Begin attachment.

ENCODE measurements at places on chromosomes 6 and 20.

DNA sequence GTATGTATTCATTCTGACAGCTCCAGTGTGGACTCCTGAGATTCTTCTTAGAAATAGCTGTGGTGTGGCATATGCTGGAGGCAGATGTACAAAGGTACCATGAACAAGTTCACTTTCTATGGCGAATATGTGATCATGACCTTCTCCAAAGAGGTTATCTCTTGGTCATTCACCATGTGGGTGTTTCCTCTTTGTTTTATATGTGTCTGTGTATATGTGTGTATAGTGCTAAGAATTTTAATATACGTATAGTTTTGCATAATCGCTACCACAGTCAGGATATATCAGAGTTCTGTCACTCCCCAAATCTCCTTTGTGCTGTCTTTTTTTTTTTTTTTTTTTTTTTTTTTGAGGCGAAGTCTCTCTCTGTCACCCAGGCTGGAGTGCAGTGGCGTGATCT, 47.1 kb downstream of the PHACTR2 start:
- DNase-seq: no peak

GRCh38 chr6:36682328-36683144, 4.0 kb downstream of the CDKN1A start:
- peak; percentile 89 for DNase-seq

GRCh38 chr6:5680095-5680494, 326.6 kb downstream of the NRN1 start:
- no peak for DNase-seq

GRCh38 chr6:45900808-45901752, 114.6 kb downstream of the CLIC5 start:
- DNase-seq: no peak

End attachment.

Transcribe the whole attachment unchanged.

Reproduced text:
ENCODE measurements at places on chromosomes 6 and 20.

DNA sequence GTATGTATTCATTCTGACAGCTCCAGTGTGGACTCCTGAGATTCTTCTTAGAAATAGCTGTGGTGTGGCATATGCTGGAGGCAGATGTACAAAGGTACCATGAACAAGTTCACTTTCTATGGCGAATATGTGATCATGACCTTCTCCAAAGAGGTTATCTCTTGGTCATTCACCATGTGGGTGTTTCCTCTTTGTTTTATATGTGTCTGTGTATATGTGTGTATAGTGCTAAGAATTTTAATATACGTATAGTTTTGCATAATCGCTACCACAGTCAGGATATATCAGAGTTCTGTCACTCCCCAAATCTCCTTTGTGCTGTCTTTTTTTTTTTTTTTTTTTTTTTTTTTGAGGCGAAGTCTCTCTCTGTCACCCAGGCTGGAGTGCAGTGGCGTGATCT, 47.1 kb downstream of the PHACTR2 start:
- DNase-seq: no peak

GRCh38 chr6:36682328-36683144, 4.0 kb downstream of the CDKN1A start:
- peak; percentile 89 for DNase-seq

GRCh38 chr6:5680095-5680494, 326.6 kb downstream of the NRN1 start:
- no peak for DNase-seq

GRCh38 chr6:45900808-45901752, 114.6 kb downstream of the CLIC5 start:
- DNase-seq: no peak